The Central and East European (CEE) countries aspiring to accede to the European Union (EU) have been harmonizing their visa policies with Union standards. The EU has made obligatory the full adoption of the visa acquis (a set of regulations and practices) by the CEE countries without an option for derogation, even though such an option has been granted to some of the EU members - the UK, Ireland and Denmark. The CEE countries are under the obligation to comply with the EU visa regulations even if this requires the imposition of visas on nationals of states which have never before been under such a duty and where there are close historic, economic, and family links. At the same time, the EU has encouraged cross-border cooperation and has urged the CEE countries to establish and foster good bilateral relations with their neighbors. However, the adoption of the EU visa policy by the CEE countries has had the undesirable effect of creating obstacles to cross-border movement of people (and goods) in the region and has led to political, economic, and social tensions rather than to the desired good neighborly relations. Ironically, the implementation of the EU visa acquis has, in fact, jeopardized what Helen Wallace has called "a kind of central European acquis," which fostered constructive forms of multilateralism and bilateralism that have been vastly important in West European integration.

New Borders Between Old Neighbors

The EU's requirement for adoption of the visa acquis demonstrates a marked difference between the eastern enlargement of the Union and previous expansion rounds. The individual visa policies of the EU member states became a matter of common EU concern only after the Amsterdam Treaty (1997) and, therefore, were not part of the membership requirements extended to previous applicants. A protocol annexed to the Amsterdam Treaty integrated the previously intergovernmental Schengen visa acquis into the EU framework, thus making it a legal part of the overall EU acquis. The EU visa regulation, adopted in March 2001, applies to 134 countries, whose citizens are required to obtain visas for crossing the external borders of the Union.

A direct consequence of the implementation of the EU visa policy by the accession states has been the virtual creation of new borders among old neighbors in Eastern Europe. Restrictive visa policies have ranked among the short-term goals of the CEE countries since the signing of the EU Accession Partnerships in March 1998. For example, regarding its travel arrangements with Belarus, Lithuania acknowledged that closing down its "simplified" border crossings into Belarus in 1999 was the price of joining the EU. These border crossings were used by people living in the border area between Belarus and Lithuania who received a permit to stay in the territory of the neighboring state for one week. In 2000, candidate countries such as Estonia, Latvia, Slovakia and Romania have, at the request of the EU, introduced visas for the non-candidate neighboring countries of Russia, Moldova and Ukraine.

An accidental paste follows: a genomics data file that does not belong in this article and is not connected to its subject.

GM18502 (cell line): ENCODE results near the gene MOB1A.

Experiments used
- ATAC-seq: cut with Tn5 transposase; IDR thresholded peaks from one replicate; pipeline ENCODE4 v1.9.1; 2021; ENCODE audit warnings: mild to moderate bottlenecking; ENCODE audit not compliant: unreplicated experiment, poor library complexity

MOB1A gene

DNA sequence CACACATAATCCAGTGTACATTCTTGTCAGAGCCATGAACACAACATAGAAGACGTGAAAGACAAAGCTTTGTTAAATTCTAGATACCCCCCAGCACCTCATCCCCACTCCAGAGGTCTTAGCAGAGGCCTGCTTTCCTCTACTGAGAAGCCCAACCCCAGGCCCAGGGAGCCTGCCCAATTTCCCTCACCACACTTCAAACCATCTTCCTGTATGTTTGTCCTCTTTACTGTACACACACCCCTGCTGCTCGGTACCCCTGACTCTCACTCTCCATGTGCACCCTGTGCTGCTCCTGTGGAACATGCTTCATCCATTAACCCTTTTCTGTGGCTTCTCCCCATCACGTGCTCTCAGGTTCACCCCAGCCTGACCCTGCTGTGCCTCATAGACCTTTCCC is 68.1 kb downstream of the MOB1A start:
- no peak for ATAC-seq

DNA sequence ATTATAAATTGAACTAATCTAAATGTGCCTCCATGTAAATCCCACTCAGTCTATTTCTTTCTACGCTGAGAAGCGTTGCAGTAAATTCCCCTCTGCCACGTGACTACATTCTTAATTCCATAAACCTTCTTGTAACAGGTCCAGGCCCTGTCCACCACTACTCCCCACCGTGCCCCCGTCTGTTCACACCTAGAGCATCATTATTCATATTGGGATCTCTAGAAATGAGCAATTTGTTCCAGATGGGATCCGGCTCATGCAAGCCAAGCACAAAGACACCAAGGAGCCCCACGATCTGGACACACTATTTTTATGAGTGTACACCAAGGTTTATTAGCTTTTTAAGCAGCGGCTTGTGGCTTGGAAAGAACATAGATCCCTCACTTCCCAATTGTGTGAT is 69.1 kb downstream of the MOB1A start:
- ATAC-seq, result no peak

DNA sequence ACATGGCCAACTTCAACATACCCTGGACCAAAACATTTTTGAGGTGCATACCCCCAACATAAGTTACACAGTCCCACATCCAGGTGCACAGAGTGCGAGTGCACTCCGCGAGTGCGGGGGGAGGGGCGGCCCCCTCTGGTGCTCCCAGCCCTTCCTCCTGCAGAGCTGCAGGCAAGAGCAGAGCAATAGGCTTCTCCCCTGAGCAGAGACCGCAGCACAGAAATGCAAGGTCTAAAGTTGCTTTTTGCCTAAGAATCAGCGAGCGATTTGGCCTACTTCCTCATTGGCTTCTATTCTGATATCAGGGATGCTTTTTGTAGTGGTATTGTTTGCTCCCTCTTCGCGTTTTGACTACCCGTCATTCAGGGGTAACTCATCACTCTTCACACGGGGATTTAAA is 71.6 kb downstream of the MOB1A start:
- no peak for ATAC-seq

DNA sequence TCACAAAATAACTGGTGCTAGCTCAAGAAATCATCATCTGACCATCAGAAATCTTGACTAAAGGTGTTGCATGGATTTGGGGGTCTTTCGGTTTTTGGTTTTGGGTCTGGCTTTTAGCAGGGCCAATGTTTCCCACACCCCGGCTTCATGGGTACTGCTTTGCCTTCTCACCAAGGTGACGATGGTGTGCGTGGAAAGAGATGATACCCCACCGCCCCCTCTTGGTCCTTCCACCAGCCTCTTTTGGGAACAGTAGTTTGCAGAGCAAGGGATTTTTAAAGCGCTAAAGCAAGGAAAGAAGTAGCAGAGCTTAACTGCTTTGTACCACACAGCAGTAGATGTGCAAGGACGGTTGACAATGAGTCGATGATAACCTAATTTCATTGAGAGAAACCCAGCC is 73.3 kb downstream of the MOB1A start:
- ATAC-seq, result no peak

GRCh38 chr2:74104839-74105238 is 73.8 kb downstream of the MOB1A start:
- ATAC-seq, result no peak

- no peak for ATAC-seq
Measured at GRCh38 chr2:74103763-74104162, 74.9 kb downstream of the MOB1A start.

The impact of the EU visa policy on relations between old neighbors and the resulting emergence of virtual new borders is most visible in the case of Poland and Ukraine. The improvement of relations between Poland and Ukraine over the past decade is a crucial factor for regional stability. Given the historical difficulties between the two countries, this improvement has been as important for the region as the Franco-German cooperation after the end of the World War II was for stability in Western Europe. In June 1999, Polish President Kwasniewski spoke out against the creation of border barriers in the EU integration process and warned that what he described as 'a new iron curtain' at Poland's eastern border would harm millions of people in Central and Eastern Europe, for whom the possibility of visiting a neighboring country is a measure of their "normality, trust and good will in relations among states." In the same year, at an international conference in Yalta, titled "Toward an integrated Europe of the 21st century without dividing lines," Ukrainian President Kuchma expressed his concern that there was a real fear that the old iron curtain could be replaced with a different, "more humane, but no less dangerous paper curtain." Ukrainians in Ukraine will be at a disadvantage compared to Ukrainian nationals in Poland, as the latter will enjoy the provision of free movement across the territory of an enlarged EU.

Poland has postponed the introduction of visas for citizens of Russia and Belarus until the end of 2002, and for Ukraine until 2003. However, the tightening of border controls after the new Polish visa law came into force in January 1998, has led to a reduction of cross- border crossings along the border between the two countries. The effects of the new rules and regulations introduced in 1997-1999 have had significant economic consequences. Ukraine is Poland's third largest trade partner after Germany and Russia. According to a report by the Center for European Policy Studies, cross-border traffic fell by almost 50 percent and, in southeast Poland, the already high level of unemployment rose, from 10 percent to 14 percent. Polish traders protested against the restrictions on border crossing. In 1998, residents of the Polish borderland, who make their living by cross-border trading, blocked the largest border crossing in Bezledy-Bagrationovsk, forming a seven-km-long line in front of it for twenty-five hours. The new visa policy of Poland was also met with concern by student organizations. In an open letter, entitled "Visa policy: students for freedom of movement: co-operation between Ukrainian and Polish students endangered," the European Student Association stated that the visa restrictions would seriously harm activities of the association in both Ukraine, where there are eleven divisions of the association, and Poland, with thirteen divisions.